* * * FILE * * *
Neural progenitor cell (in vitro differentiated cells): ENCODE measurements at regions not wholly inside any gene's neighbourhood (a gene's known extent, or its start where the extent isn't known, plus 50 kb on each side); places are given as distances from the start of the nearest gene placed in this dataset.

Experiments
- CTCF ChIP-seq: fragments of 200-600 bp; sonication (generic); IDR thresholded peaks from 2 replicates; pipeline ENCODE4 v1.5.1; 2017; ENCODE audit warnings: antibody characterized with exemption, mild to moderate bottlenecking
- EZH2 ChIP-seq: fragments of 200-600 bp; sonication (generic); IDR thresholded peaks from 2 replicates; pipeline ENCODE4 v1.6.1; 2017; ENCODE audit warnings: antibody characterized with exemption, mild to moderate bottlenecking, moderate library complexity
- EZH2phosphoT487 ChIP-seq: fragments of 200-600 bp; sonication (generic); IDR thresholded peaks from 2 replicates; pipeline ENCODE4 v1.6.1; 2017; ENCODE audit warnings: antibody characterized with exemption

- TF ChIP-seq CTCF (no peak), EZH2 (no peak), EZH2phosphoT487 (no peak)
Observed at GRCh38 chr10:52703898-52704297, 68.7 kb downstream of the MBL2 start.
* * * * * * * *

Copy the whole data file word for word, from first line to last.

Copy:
Neural progenitor cell (in vitro differentiated cells): ENCODE measurements at regions not wholly inside any gene's neighbourhood (a gene's known extent, or its start where the extent isn't known, plus 50 kb on each side); places are given as distances from the start of the nearest gene placed in this dataset.

Experiments
- CTCF ChIP-seq: fragments of 200-600 bp; sonication (generic); IDR thresholded peaks from 2 replicates; pipeline ENCODE4 v1.5.1; 2017; ENCODE audit warnings: antibody characterized with exemption, mild to moderate bottlenecking
- EZH2 ChIP-seq: fragments of 200-600 bp; sonication (generic); IDR thresholded peaks from 2 replicates; pipeline ENCODE4 v1.6.1; 2017; ENCODE audit warnings: antibody characterized with exemption, mild to moderate bottlenecking, moderate library complexity
- EZH2phosphoT487 ChIP-seq: fragments of 200-600 bp; sonication (generic); IDR thresholded peaks from 2 replicates; pipeline ENCODE4 v1.6.1; 2017; ENCODE audit warnings: antibody characterized with exemption

- TF ChIP-seq CTCF (no peak), EZH2 (no peak), EZH2phosphoT487 (no peak)
Observed at GRCh38 chr10:52703898-52704297, 68.7 kb downstream of the MBL2 start.